Cricket is no longer the gentlemen’s game. If anyone was in doubt, the confirmation came on Saturday from Singapore where the Executive Board meeting of the International Cricket Council (ICC) took place. At that meeting, eight out of the ten full member countries voted for the change of the ICC constitution and its financial regulations. The changes would alter world cricket in an unprecedented magnitude.
Most people are naturally averse to change, but unfortunately change is one of the universal rules that are inevitable. Some changes are positive and good. But, for anyone carefully going through the new changes at the ICC, there are salient issues that point alarmingly to the root of all evil.
For a sports body, the prime subject of attention should obviously be the sport they govern. But, for the ICC, it appears that money has become the priority. These are sad times for cricket, because a sport that is adored, worshipped and has simply become a way of life for billions of humans, appears to have embraced today’s money culture, while shedding the values and principles on which the game was built for centuries.
For once, Sri Lanka Cricket (SLC) stood for the right thing and all stake holders of the game approved their stance. It appeared an easy decision as everyone who had an understanding of the draft proposals had no difficulty in recognising the sinister scheme packed neatly inside glamorous words and terms, designed to hand over the world cricket’s controlling powers to just three members – India, England and Australia. The only criterion to pick these countries specifically was their financial might over the rest of the cricket world.
So, the whole country applauded the brave decision taken with much hoopla, though for a straight-thinking mind it obviously was a simple decision the only decision that could have been taken. Most cricket lovers refused to believe that SLC actually decided to go against the new proposals, merely due to a stinking reputation they had built through years of alleged corruption and political manipulation to be notoriously referred to as a den of dubious activity dominated by unscrupulous elements.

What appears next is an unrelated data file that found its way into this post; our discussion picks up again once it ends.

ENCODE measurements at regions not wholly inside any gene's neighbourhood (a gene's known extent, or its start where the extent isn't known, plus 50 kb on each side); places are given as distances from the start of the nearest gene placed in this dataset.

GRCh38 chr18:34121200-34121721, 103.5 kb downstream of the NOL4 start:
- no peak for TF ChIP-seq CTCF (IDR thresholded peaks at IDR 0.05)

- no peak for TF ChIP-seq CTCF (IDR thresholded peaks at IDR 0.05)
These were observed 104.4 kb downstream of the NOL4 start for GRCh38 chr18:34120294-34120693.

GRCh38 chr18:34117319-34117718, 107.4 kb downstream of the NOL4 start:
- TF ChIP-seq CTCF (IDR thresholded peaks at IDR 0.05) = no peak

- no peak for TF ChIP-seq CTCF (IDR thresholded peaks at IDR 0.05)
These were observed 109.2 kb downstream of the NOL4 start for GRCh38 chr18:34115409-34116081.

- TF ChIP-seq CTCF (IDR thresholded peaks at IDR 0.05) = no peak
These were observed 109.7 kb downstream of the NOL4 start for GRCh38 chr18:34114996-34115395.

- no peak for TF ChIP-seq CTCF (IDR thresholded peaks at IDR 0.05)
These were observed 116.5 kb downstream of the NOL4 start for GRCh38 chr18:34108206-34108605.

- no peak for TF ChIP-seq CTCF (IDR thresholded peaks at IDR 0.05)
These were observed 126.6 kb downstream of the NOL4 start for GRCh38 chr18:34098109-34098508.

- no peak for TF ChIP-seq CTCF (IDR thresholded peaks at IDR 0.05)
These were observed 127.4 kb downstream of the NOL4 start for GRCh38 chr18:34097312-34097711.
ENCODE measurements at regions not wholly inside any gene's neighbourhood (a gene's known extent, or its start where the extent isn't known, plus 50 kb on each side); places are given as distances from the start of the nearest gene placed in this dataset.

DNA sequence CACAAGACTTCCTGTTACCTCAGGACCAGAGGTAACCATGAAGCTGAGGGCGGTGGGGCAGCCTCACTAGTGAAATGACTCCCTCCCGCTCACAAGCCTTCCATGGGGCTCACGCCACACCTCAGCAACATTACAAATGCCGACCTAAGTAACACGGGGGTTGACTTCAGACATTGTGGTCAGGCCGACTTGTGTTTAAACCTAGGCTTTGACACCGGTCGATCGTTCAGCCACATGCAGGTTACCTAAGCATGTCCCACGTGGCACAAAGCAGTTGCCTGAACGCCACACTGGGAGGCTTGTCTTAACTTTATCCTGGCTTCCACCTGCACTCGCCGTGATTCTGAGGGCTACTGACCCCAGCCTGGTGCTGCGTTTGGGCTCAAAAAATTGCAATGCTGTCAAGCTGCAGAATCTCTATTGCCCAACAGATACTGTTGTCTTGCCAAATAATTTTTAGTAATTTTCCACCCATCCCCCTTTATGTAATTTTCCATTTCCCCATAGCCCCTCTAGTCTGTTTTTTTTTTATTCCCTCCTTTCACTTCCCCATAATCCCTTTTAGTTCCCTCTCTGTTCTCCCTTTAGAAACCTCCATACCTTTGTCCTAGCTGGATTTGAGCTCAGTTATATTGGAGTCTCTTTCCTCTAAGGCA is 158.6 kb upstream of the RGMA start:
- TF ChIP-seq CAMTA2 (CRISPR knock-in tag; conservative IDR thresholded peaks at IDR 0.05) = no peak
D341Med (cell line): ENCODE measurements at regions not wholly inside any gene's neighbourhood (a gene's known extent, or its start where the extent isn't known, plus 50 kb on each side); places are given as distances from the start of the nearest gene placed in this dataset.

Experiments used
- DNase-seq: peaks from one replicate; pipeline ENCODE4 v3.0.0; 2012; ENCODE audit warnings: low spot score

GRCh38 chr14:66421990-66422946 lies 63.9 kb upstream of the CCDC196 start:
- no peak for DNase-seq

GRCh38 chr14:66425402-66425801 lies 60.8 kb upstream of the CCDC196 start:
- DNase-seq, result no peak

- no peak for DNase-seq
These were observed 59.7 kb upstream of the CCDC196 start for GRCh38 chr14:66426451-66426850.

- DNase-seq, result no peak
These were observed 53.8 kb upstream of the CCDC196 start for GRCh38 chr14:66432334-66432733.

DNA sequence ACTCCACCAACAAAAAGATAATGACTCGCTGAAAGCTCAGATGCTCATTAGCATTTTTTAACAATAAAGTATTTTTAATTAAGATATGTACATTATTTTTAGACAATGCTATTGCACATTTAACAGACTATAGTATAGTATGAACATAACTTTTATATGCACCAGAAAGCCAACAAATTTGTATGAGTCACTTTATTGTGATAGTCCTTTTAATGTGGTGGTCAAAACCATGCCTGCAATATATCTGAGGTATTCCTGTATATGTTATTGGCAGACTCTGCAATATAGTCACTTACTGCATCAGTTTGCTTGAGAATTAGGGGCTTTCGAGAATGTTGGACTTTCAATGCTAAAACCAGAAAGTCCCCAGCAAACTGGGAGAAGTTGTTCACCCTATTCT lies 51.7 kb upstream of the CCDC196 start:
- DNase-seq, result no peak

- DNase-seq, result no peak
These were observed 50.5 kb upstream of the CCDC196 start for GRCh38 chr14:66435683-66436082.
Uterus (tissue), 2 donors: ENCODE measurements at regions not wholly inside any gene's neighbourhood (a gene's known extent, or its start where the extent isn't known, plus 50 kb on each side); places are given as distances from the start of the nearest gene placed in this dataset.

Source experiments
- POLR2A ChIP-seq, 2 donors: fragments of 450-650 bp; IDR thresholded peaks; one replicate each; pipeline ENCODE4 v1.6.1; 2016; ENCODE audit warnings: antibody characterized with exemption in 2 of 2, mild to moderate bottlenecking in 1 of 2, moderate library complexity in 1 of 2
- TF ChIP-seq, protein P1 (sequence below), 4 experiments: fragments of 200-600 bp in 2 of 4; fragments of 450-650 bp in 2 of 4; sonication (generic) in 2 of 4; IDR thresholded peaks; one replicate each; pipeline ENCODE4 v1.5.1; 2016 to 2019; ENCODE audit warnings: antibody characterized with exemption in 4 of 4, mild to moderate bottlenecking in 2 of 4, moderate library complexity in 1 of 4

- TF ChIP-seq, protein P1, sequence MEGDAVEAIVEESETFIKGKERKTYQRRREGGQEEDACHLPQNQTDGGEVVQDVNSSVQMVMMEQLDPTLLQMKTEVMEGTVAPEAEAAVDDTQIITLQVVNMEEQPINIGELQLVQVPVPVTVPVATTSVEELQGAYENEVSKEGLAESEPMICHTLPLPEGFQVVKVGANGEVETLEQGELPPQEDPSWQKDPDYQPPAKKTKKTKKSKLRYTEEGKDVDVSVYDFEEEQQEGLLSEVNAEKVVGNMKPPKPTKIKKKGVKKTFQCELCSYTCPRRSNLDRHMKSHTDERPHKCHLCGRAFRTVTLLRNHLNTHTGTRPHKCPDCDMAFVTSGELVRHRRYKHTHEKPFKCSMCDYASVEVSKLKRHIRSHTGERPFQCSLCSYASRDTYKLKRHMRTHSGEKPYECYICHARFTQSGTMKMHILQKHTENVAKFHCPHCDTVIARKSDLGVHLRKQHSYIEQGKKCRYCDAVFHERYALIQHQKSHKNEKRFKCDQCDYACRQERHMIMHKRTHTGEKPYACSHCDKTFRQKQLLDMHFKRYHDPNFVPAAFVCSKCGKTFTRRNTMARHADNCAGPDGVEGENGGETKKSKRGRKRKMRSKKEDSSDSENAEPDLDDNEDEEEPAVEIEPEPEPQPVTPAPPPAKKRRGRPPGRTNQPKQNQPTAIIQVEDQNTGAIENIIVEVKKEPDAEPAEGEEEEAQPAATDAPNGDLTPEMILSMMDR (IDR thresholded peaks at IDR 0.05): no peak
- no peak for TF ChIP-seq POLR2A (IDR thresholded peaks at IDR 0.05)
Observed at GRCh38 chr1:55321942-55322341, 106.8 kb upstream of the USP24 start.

But the world out there, unfortunately, is not made up of perfect conditions for justice, fair-play, ethics, principles and victory for good guys. It is the bitter truth of our times, and no society on earth is immune to that. Today, the sole yardstick for righteousness appears to be money and power. They will define the good and the bad, heroes and villains.
SLC was anyway between the devil and the deep blue sea. If they went against, they were to earn the wrath of the big three, which would have financially destroyed Sri Lanka and isolated them in the cricket world.
If they supported it, they would still have been worse off financially and would have been forced to feed off the scraps falling off the table of the big three.
So, understandably, they chose the opposite path with the fleeting hope of blocking the steamroller, and added the script of good morals and standing up for principles for good measure that helped them avoid a public outcry locally.
Now that South Africa have infamously back-stabbed SLC, eaten their own words and jumped into the bandwagon for unknown under-the-table financial gains, the wheel has already turned.
As SLC abstained from voting and had promised to make their stance known at the next ICC Executive Board meeting in April, they have two choices.
One is to stand for the right thing, oppose the Goliaths of cricket world and challenge the new changes of ICC legally at a global court such as the International Court of Arbitration for Sports and risk an isolation similar to what South Africa faced in the days of apartheid while also taking a mighty financial hit that would be a killer punch to the SLC which is already reeling under a massive debt blow.
The other is to grin and bear it, expressing support for the blatant injustice perpetrated openly by the rich bullies, in front of the whole wide world while striking a few deals and just eke out a living for the next few years, hoping for better days ahead.
Last year, SLC brutally cut a payment worth millions of rupees to the players. This was a twenty percent chunk of SLC’s income from all ICC events. It would appear poetic justice to players that ICC has now decided to cut SLC’s share of the revenue from ICC events.
It may happen locally or internationally. It may happen on a small-scale or big-scale. But it shows us one thing clearly. What happens in this world is not Cricket.